Despite advances in solution chemistry, little is known about the chemical reactions in confined porous media like compacted clay, where the proportion of liquid is much smaller than that of solid. In this study, gypsum precipitation in low-permeable compacted clay was explored through a novel electrokinetic method.
Montmorillonite is a clay mineral and has a negative charge in a layer structure. The negative charge is compensated by exchangeable cations (mainly Na+ and Ca2+ ions) sandwiched between the layers, termed Na/Ca-mixed montmorillonite. Exchangeable cations in montmorillonite are hydrated when they come into contact with water, causing the mineral to swell. The swelling property is suitable for various barriers including liner sheet (GCLs: geosynthetic clay liners) and buffer materials for the geological disposal of high-level radioactive waste. At the latter, an understanding of the long-term (tens of thousands of year) chemical reactions in the compacted montmorillonite is important for evaluating alterations of barrier functions.
Gypsum (CaSO4･2H2O) is a common mineral and has been used by humans since ancient times. Examples of the applications for gypsum include architecture (e.g., a fireproof board), agriculture (e.g., a soil additive to improve calcium content), and medical and dental applications (e.g., a plaster cast and a denture mold). Gypsum is one of the poorly-soluble calcium sulfate phases formed under ambient conditions. The precipitation reaction can be written as a simple equation,
Unwanted gypsum precipitation named “water scale” is problematic in industrial fields, and has been investigated since the nineteenth century, in efforts to understand and control its precipitation from a solution.
In this study, the well-known gypsum precipitation reaction was chosen for investigating the chemical reaction in compacted montmorillonite. Due to its low permeability, it is difficult to precipitate gypsum by conventional diffusion or hydraulic methods. In contrast, the electrokinetic method enhances gypsum precipitation as SO42- ions migrate in the opposite direction from that of Ca2+ under an electric potential gradient (electric current).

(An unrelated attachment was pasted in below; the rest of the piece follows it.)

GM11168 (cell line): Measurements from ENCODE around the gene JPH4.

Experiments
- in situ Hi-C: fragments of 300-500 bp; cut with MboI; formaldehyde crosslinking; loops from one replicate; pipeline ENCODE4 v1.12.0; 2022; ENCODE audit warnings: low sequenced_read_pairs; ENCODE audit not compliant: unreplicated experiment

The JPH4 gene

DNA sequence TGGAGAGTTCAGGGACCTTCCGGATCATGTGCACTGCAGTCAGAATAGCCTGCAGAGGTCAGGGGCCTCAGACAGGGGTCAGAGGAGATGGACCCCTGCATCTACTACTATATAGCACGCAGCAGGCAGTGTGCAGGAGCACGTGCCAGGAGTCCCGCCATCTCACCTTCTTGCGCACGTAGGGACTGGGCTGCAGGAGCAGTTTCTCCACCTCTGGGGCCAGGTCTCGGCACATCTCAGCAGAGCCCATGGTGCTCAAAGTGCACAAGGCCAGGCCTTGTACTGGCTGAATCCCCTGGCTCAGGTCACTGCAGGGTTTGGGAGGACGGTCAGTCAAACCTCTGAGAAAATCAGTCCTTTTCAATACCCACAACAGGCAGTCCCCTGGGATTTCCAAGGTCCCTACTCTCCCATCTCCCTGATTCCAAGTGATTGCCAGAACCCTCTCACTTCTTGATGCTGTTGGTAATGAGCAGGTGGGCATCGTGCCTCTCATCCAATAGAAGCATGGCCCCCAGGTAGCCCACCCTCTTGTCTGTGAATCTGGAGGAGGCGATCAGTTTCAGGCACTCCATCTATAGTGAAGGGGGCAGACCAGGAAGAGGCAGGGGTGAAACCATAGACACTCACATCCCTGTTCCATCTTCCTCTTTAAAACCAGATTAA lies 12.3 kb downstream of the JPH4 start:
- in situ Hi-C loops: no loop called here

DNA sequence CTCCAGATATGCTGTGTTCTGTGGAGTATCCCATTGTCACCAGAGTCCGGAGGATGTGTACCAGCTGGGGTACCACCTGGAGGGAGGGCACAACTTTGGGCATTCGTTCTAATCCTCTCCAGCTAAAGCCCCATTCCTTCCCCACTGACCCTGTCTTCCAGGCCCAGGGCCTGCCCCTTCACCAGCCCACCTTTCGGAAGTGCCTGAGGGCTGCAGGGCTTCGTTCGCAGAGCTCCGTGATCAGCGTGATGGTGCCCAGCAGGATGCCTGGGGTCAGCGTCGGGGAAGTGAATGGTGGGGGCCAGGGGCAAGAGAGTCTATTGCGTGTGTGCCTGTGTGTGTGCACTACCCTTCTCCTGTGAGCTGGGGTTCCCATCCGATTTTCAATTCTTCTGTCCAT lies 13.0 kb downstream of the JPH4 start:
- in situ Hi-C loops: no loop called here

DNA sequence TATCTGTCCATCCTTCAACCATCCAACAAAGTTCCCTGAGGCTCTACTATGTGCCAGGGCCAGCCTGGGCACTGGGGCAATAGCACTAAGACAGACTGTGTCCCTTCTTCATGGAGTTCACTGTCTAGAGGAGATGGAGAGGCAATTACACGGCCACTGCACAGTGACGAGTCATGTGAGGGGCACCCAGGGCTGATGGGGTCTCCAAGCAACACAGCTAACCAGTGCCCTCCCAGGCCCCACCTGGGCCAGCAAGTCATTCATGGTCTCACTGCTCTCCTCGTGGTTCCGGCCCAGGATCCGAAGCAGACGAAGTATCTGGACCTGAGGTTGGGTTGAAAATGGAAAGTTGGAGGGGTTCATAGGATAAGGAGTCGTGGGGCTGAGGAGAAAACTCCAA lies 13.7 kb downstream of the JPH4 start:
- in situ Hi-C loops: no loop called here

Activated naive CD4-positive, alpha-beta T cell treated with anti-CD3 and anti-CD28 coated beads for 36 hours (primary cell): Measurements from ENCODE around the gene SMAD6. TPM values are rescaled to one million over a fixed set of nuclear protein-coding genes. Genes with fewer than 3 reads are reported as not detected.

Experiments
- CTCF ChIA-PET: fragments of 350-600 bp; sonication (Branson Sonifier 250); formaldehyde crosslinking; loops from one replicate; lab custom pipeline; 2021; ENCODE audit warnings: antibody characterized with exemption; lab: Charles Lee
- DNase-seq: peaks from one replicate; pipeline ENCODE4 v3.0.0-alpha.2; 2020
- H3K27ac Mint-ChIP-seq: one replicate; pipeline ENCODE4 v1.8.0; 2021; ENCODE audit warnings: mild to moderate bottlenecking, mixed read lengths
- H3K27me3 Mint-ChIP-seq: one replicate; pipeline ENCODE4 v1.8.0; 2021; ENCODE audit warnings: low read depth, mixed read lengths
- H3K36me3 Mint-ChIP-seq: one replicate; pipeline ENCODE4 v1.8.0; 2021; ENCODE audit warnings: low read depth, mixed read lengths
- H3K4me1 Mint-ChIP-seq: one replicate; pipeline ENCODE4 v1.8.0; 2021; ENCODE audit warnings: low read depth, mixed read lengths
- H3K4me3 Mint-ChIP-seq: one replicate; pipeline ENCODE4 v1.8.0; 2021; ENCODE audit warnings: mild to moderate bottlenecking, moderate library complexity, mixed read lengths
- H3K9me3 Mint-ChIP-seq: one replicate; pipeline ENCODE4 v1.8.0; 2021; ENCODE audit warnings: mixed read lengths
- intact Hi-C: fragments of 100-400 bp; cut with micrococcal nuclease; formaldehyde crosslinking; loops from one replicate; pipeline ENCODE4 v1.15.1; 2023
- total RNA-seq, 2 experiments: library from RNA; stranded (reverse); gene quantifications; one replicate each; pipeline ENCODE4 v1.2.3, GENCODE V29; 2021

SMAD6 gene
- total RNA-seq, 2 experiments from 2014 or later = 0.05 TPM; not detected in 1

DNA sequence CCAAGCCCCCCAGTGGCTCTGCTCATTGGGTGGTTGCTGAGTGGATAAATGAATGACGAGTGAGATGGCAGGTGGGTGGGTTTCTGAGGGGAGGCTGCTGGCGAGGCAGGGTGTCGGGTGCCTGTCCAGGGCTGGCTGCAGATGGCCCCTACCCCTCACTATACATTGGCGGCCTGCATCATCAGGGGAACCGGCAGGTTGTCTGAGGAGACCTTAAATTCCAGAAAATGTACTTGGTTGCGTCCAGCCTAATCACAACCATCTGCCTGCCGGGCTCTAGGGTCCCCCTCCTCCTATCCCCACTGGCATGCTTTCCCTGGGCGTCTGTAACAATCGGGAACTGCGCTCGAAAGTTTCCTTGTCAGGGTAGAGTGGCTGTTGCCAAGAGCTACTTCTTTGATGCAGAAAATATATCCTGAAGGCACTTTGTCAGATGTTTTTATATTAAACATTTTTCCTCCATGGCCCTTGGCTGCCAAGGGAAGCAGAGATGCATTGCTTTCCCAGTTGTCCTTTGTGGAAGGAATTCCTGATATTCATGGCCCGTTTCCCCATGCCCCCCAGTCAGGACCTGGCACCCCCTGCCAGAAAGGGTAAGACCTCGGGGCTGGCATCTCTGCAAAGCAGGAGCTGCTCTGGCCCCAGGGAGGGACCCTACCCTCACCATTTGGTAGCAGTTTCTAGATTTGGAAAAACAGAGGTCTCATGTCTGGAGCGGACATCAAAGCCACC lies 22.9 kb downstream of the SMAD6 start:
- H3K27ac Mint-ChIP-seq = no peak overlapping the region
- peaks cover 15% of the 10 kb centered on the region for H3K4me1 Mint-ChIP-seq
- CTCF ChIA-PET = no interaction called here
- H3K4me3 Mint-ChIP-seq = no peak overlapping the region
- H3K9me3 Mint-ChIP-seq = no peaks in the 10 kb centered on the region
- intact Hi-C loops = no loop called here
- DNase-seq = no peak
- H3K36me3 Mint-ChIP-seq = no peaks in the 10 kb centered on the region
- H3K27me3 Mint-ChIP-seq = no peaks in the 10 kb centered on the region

In the experiment, Na/Ca-mixed montmorillonite saturated with water was in contact with Na-montmorillonite saturated with 0.5 M Na2SO4 solution. After a current was applied, Na+ and Ca2+ ions migrated to the cathode (-), and in contrast, SO42- ions migrated to the anode (+). Some Ca2+ ions encountered SO42- ions and precipitated as gypsum. The Ca2+ and SO42- peaks emerged around the contact surface, indicating gypsum precipitation around the region.
The gypsum precipitation was examined using electron probe microanalysis (EPMA) conducted 0-1 mm from the contact surface. A large aggregate approximately 300 μm in size infiltrated into the montmorillonite texture. The white spot observed in the backscattered electron (BSE) image was in good agreement with Ca and S in the elemental maps, suggesting that gypsum precipitated in the area. In contrast, the Si, Al, and Mg derived from the montmorillonite structure were absent from the spot. The aggregate grew into a highly branched fractal-like structure by adding randomly moving Ca2+ and SO42- ions as raw materials, which may be a process termed diffusion limited aggregation.
Gypsum precipitation and porewater chemistry were discussed in detail based on a model including anion exclusion, cation exchange, and ion-pair formation. It was demonstrated that gypsum precipitation in the low-permeability compacted clay was successfully enhanced using an electrokinetic method. It is hoped that this new method and the discussion on gypsum precipitation will be of assistance to future works dealing with porewater chemistry in compacted clay and other porous media.
These findings are described in the article entitled Gypsum precipitation enhanced by electrokinetic method and porewater chemistry in compacted montmorillonite, recently published in the journal Applied Clay Science. This work was conducted by Shingo Tanaka from Hokkaido University.
Questions & Answers (0)